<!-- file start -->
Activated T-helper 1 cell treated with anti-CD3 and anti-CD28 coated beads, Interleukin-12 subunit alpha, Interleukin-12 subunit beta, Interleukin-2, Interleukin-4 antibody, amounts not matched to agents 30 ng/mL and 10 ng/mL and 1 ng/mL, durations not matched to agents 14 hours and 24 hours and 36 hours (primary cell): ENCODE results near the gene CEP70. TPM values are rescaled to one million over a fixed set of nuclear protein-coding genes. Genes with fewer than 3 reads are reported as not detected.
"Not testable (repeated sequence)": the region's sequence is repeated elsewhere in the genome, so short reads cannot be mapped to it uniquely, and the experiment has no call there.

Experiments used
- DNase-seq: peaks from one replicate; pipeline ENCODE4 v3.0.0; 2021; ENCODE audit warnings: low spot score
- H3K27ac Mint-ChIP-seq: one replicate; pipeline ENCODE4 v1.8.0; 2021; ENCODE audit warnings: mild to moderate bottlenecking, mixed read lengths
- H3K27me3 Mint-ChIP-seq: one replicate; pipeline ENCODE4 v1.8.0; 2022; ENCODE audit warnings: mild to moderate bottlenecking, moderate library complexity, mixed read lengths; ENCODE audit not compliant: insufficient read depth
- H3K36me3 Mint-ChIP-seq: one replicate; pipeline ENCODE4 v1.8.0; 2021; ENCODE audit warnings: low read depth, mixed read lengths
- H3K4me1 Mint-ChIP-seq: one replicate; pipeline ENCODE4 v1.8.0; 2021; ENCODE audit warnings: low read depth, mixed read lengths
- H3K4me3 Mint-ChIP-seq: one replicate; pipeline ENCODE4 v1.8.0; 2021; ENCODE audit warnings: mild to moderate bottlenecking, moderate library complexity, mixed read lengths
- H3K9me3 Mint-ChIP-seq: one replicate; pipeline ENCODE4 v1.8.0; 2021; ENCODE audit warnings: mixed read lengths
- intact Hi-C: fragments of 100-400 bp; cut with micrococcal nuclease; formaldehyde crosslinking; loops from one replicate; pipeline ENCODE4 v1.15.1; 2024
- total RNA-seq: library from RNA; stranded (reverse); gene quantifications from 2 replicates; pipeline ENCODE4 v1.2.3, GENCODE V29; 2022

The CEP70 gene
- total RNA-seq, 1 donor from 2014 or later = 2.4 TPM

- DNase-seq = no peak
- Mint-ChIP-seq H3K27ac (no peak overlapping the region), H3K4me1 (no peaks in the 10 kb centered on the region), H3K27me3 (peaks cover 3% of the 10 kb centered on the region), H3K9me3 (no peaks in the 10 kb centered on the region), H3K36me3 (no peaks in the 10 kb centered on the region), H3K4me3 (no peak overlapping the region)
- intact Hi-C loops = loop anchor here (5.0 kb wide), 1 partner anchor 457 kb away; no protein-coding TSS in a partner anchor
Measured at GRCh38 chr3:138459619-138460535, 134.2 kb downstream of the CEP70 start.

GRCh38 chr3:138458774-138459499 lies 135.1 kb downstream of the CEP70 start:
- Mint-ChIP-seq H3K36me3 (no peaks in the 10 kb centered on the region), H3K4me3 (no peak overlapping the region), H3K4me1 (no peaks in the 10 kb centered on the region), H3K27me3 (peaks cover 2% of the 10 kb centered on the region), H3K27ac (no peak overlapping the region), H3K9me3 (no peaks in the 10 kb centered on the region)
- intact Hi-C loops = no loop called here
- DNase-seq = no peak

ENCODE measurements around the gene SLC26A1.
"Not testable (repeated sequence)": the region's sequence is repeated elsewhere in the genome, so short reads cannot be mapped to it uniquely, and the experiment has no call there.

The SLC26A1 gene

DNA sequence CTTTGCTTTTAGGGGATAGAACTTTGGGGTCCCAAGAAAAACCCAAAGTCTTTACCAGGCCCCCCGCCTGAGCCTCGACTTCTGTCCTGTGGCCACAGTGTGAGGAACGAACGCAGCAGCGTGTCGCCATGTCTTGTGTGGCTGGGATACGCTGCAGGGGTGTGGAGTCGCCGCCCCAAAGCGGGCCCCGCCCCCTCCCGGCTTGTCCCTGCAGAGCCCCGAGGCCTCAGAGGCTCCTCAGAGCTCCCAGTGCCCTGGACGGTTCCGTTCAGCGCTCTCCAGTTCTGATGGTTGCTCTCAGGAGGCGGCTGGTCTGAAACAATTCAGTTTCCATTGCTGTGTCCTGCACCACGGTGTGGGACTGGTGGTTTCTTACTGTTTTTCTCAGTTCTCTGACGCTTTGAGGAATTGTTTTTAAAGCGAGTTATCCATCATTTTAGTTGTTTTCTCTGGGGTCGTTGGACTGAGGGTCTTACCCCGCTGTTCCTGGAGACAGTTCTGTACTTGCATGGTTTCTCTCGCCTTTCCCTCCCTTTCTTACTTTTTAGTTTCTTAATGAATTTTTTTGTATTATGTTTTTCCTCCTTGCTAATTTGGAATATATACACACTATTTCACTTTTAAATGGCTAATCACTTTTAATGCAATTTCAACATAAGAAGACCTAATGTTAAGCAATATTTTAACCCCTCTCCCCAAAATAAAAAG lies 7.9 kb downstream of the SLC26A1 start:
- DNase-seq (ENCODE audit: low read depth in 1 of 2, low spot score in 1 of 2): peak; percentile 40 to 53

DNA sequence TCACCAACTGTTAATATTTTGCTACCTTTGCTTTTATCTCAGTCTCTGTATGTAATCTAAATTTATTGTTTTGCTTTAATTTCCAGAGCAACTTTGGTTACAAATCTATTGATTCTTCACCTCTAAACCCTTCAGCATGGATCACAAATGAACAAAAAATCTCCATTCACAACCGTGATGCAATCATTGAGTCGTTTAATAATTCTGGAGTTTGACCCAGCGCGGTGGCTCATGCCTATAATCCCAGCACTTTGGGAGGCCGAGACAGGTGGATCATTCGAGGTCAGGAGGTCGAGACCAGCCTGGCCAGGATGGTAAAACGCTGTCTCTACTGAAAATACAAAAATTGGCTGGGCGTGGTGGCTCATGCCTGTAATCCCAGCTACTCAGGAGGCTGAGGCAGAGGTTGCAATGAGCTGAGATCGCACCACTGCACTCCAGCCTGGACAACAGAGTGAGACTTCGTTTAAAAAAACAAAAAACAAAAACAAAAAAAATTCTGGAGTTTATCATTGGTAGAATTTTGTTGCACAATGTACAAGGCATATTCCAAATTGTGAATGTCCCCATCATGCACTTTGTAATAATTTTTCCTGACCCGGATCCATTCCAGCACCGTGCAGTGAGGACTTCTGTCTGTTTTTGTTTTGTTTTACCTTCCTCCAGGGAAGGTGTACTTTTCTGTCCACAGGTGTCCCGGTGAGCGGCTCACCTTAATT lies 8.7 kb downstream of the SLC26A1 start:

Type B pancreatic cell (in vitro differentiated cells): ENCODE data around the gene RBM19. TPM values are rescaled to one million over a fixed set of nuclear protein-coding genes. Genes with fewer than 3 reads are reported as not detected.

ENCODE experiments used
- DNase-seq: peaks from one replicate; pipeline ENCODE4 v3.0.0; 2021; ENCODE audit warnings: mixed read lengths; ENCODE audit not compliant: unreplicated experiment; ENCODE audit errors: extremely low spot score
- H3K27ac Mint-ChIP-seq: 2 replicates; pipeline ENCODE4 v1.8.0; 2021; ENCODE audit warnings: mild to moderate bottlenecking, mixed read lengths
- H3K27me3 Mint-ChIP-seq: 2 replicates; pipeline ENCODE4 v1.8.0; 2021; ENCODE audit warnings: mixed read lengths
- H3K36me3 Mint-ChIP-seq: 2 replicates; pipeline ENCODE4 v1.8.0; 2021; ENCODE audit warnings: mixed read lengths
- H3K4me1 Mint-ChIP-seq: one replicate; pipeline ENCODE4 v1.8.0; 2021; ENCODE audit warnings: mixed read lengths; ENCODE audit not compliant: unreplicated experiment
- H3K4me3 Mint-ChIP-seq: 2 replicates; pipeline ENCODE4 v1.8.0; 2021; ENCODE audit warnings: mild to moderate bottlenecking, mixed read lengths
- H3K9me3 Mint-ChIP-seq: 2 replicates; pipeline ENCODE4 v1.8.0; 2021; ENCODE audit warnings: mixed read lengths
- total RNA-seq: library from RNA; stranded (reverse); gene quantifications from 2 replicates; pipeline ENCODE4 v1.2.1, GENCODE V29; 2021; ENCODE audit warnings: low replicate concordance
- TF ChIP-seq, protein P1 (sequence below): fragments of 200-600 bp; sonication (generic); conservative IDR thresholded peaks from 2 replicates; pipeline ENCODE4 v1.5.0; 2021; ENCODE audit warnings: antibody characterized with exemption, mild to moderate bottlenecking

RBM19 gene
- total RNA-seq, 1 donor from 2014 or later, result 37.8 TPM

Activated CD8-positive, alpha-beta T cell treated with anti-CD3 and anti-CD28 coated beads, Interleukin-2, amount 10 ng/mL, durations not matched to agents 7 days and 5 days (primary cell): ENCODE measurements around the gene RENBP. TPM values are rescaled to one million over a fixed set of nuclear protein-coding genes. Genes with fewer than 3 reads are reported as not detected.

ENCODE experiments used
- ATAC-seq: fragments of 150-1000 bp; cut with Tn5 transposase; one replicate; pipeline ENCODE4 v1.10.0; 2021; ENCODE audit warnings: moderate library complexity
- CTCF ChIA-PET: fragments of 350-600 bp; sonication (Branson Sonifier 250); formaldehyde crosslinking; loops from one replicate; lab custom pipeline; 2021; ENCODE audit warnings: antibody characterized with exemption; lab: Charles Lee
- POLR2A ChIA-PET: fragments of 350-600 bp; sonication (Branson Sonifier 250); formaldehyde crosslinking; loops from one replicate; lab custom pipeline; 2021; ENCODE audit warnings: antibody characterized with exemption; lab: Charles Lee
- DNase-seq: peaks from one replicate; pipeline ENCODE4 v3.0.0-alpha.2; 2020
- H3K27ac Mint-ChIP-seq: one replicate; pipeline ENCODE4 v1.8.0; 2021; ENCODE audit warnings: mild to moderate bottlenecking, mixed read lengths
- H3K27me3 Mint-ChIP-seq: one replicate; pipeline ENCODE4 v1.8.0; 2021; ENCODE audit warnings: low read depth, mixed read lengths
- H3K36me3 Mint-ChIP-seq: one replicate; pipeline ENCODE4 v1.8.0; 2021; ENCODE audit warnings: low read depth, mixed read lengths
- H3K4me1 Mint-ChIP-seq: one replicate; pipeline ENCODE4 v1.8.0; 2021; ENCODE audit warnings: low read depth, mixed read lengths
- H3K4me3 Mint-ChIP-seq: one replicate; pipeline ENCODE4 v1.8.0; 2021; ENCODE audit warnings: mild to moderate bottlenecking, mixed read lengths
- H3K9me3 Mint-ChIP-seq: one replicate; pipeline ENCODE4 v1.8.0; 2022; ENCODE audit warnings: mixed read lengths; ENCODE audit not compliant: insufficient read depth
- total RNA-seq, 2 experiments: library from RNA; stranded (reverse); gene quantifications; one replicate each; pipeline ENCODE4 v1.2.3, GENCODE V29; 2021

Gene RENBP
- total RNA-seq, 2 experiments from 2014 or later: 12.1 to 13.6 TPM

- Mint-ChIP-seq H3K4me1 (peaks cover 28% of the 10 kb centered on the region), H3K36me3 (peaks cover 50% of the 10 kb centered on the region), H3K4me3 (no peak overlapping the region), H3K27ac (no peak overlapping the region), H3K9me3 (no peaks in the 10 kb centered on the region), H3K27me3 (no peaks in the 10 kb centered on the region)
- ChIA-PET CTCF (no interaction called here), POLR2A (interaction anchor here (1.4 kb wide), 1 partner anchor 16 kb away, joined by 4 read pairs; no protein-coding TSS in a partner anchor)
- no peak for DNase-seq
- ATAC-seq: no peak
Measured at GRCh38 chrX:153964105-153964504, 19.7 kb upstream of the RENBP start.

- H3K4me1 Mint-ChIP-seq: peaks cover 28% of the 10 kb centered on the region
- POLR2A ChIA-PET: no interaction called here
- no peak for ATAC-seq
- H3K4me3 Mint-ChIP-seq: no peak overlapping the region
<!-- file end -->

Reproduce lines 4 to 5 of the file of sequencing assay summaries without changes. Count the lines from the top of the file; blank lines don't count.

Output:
- DNase-seq: peaks from one replicate; pipeline ENCODE4 v3.0.0; 2021; ENCODE audit warnings: low spot score
- H3K27ac Mint-ChIP-seq: one replicate; pipeline ENCODE4 v1.8.0; 2021; ENCODE audit warnings: mild to moderate bottlenecking, mixed read lengths